DNS problems

Something's gone screwy with my DNS and it looks like I'm not getting email at my usual address. If you need to email me, please use mhourihan -at- yahoo.com instead. This site may also disappear, and depending on what the problem is I may move my DNS, meaning everything will be down/broken/not working for a couple days. If possible, I'll keep you updated. Ugh. Sometimes I hate the internet.

Update: in the meantime, you can always access megnut at http://megnut.metafilter.com/.

Second update: UltraDNS deleted my account (thereby removing my records from their nameservers) through a series of billing and invoicing "errors" that are hard to believe (apparently their payment system and invoicing system are not intergrated?!). Suffice to say, I've left them. What that means in plain English is this: megnut.com will become unreachable for a period of time (24 – 48 hours) and then it will come back. If you're trying to send me email, it will probably queue on your mail server but I won't get it for a few days. By the end of this week, all should be well again. Damn you UltraDNS! Damn you!

Can you help me out with Seabiscuit?

Consider this an experiment in weblogs-as-PR machine, or weblogs-as-journalism…

If you've been reading this site for any amount of time, you probably know that I'm all gaga about Seabiscuit (the horse, because of the book), and am highly anticipating the film's opening on July 25th. What I'd like more than anything is to go to a preview screening before it opens. In return, I promise to write a review of the film here on my site on opening day. So if you, or any one you know, could get me access to a press screening, or some other showing, I'd super appreciate it. You can email me meg@megnut.com.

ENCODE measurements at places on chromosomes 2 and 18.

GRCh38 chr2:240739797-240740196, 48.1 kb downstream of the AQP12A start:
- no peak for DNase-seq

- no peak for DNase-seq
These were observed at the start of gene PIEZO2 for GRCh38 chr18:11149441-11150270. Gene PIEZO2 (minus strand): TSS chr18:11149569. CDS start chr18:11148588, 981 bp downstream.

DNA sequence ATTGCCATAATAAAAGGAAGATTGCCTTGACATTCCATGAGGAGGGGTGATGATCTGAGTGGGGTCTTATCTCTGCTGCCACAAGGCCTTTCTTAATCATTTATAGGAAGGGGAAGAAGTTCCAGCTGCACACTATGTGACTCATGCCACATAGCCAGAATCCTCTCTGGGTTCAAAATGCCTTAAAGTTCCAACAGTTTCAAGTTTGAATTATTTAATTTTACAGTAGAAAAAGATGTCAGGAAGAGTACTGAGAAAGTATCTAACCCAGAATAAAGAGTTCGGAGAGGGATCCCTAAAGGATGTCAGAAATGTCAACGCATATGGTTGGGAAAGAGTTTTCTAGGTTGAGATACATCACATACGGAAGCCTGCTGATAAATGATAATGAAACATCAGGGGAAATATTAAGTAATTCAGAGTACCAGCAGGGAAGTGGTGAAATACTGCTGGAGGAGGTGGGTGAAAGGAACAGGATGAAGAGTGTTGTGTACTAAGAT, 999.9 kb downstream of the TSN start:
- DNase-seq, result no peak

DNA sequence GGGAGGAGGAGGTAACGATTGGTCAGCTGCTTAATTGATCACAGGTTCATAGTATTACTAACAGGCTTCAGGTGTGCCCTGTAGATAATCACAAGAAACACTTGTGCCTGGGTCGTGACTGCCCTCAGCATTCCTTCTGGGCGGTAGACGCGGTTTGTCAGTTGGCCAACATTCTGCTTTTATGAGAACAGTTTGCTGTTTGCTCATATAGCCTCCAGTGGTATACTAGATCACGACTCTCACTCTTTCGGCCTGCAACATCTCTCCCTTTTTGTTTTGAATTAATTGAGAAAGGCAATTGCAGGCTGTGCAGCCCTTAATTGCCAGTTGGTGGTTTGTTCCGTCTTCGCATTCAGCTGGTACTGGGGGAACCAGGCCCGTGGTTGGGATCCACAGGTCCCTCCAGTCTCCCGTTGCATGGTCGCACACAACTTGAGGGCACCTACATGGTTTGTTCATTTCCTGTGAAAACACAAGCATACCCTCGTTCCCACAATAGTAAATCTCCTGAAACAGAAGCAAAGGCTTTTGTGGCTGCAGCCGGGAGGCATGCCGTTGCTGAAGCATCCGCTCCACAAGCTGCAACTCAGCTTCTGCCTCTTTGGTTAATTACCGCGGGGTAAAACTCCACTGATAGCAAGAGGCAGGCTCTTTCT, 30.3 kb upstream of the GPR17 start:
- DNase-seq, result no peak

As proof of my passion/crazyness/obsession, here are older megnut posts about Seabiscuit: Seabiscuit: An American Legend, a book review; The Biscuit, an obsession; I see the film's preview and whine about its far-off release; and finally Seabiscuit is coming!, wherein I anticipate the American Experience episode about the Biscuit.

Also, ESPN Classic is showing a program called, Seabiscuit — The Making of the Movie with airings scheduled through the end of August. I saw it last night and it was pretty interesting, and further piqued my interest in the film. The camera work looks amazing, they have these really long booms that get the cameras right in between the horses during the race scenes. And I hadn't realized but jockey Gary Stevens plays jockey George Woolf in the film. My only concern still is that the film will be all about the men, and not enough about the horse.